International Financial Watchdog Adds Myanmar to Blacklist

ASEAN Rhythm | Economy | Southeast Asia

The Financial Action Task Force said the move was the result of the country’s persistent failures to combat money laundering and terrorist financing.

An international watchdog has added Myanmar to its blacklist for money laundering and terrorist financing, along with North Korea and Iran, dealing a heavy economic blow to the country’s military government.

in a saturday statement, the Paris-based Financial Action Task Force (FATF) announced that it had added Myanmar to its category of “high-risk jurisdictions subject to a call to action,” commonly known as its blacklist. He cited the fact that the country did not make enough progress in the fight against money laundering and the financing of terrorism.

FATF, a Paris-based intergovernmental body established by the G-7 nations in 1989, describes himself as a “global money laundering and terrorist financing watchdog,” helping to coordinate international efforts “to prevent organized crime, corruption, and terrorism.” This is the first time the group has added Myanmar to its “calls to action” list, which will create cumbersome compliance reporting for any company or financial institution operating in Myanmar.

While the FATF move is a financial vote of no confidence in the military junta that took power in February 2021, inflaming a national conflict and sinking the country’s economy, the core issues predate the coup. As FATF President T. Raja Kumar told Bloomberg, the flaws “were first identified in a report in September 2018; more than four years later, many of those problems persist.” He added: “I urge the Myanmar authorities to quickly complete their specific action plan to address the identified strategic shortcomings in the country.”

The blacklisting of Myanmar represents a severe blow to the military junta, which is already struggling to gain control of the country’s economy in a deteriorating political environment. In effect, it places Myanmar banks and financial institutions outside the mainstream of the international financial system, and forces companies that deal with Myanmar citizens or companies to comply with onerous reporting requirements. While it will not totally isolate Myanmar from the outside world, it will drastically reduce the already small group of foreign entities that see any benefit in investing in the conflict-torn country.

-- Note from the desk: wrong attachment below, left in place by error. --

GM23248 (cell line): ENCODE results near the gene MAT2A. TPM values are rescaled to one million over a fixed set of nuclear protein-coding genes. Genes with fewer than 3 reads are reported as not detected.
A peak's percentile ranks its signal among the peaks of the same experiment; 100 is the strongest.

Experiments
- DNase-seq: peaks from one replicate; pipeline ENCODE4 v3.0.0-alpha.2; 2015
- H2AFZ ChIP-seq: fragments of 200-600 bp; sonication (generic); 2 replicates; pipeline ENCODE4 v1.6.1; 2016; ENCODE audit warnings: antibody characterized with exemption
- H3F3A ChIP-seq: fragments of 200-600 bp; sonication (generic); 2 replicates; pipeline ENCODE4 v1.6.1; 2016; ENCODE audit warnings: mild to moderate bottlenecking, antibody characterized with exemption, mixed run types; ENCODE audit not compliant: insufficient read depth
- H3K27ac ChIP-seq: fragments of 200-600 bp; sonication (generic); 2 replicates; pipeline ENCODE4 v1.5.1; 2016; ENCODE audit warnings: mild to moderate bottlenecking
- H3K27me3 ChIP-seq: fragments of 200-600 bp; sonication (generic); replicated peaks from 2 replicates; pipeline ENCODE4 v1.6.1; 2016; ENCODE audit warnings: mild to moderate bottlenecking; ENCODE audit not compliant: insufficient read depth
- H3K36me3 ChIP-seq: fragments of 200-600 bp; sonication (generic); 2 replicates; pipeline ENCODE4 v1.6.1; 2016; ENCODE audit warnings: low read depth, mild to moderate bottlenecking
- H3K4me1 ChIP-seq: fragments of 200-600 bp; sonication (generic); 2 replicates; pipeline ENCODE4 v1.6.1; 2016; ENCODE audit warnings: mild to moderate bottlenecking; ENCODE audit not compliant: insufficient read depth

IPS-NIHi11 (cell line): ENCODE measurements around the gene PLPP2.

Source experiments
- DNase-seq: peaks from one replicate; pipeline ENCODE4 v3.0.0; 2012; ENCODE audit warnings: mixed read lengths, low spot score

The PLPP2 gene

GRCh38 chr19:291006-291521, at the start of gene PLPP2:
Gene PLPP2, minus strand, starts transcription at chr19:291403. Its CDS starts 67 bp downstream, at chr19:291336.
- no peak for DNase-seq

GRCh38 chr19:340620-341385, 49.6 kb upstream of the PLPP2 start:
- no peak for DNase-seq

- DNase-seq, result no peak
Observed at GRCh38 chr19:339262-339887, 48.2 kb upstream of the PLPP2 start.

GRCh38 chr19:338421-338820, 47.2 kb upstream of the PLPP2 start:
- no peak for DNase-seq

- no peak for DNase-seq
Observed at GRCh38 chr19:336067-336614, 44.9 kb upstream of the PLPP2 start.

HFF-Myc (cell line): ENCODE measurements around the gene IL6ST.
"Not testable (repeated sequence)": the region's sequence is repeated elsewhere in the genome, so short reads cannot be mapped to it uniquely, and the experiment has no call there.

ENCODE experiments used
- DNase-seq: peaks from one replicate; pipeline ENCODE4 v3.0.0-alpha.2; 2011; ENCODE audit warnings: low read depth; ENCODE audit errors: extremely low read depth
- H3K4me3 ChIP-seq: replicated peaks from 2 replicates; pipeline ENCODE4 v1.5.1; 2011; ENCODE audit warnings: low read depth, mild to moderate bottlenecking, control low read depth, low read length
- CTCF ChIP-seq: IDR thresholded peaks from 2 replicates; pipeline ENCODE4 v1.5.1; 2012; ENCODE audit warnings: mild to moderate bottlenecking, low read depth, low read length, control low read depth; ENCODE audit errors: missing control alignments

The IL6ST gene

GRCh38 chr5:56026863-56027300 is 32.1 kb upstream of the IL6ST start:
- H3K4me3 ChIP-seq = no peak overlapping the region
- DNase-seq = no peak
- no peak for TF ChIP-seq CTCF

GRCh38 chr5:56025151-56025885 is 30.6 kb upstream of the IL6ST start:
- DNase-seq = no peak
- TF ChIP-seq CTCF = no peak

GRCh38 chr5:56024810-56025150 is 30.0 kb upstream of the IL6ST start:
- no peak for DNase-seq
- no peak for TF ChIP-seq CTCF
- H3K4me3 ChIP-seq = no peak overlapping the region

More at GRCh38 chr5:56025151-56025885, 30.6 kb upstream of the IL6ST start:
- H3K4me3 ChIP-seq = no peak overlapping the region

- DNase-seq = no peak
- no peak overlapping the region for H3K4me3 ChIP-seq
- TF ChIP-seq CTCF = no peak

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At the same time, the FATF policy towards Myanmar contained an important exception for humanitarian assistance, something that does not exist in the case of Iran or North Korea. “By applying enhanced due diligence measures, countries must ensure that the flows of funds for humanitarian assistance, legitimate non-profit organizations [non-profit organization] activity and remittances are not interrupted,” he says.

The resulting compromise, which Gwen Robinson, Managing Editor of Nikkei Asia, described as “blacklist-lite”, it is probably a way to address concerns, issued in the last few weeks, that a FATF blacklist would affect ordinary people more severely than the ruling class of generals and crony tycoons. Non-governmental organizations are also concerned that blacklisting will complicate their ability to operate within the country.

While the exception seems fair in practice, it is far from obvious that it is easy for governments to separate economic interactions for humanitarian purposes from those that could potentially strengthen the military junta. As a result, the exception, if it has any impact, may end up enhancing the strongest economic impacts on the coup government.

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